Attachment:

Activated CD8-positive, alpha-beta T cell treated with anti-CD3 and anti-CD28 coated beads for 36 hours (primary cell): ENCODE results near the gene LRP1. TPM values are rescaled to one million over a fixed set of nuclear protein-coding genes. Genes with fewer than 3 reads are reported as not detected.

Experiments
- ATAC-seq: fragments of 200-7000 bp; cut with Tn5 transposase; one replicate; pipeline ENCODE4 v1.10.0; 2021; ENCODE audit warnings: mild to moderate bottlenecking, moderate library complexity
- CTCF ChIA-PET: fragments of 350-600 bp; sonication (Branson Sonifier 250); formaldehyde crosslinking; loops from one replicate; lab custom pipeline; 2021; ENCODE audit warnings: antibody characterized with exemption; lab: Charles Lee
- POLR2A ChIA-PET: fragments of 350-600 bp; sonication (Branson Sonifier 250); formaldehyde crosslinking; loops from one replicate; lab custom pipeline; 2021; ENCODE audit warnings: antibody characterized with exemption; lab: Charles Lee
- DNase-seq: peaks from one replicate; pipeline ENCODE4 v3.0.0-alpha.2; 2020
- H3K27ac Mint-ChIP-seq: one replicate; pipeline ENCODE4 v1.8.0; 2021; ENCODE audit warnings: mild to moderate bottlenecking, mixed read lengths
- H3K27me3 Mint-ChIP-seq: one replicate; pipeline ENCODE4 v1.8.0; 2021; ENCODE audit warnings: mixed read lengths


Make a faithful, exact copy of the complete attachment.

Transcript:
Activated CD8-positive, alpha-beta T cell treated with anti-CD3 and anti-CD28 coated beads for 36 hours (primary cell): ENCODE results near the gene LRP1. TPM values are rescaled to one million over a fixed set of nuclear protein-coding genes. Genes with fewer than 3 reads are reported as not detected.

Experiments
- ATAC-seq: fragments of 200-7000 bp; cut with Tn5 transposase; one replicate; pipeline ENCODE4 v1.10.0; 2021; ENCODE audit warnings: mild to moderate bottlenecking, moderate library complexity
- CTCF ChIA-PET: fragments of 350-600 bp; sonication (Branson Sonifier 250); formaldehyde crosslinking; loops from one replicate; lab custom pipeline; 2021; ENCODE audit warnings: antibody characterized with exemption; lab: Charles Lee
- POLR2A ChIA-PET: fragments of 350-600 bp; sonication (Branson Sonifier 250); formaldehyde crosslinking; loops from one replicate; lab custom pipeline; 2021; ENCODE audit warnings: antibody characterized with exemption; lab: Charles Lee
- DNase-seq: peaks from one replicate; pipeline ENCODE4 v3.0.0-alpha.2; 2020
- H3K27ac Mint-ChIP-seq: one replicate; pipeline ENCODE4 v1.8.0; 2021; ENCODE audit warnings: mild to moderate bottlenecking, mixed read lengths
- H3K27me3 Mint-ChIP-seq: one replicate; pipeline ENCODE4 v1.8.0; 2021; ENCODE audit warnings: mixed read lengths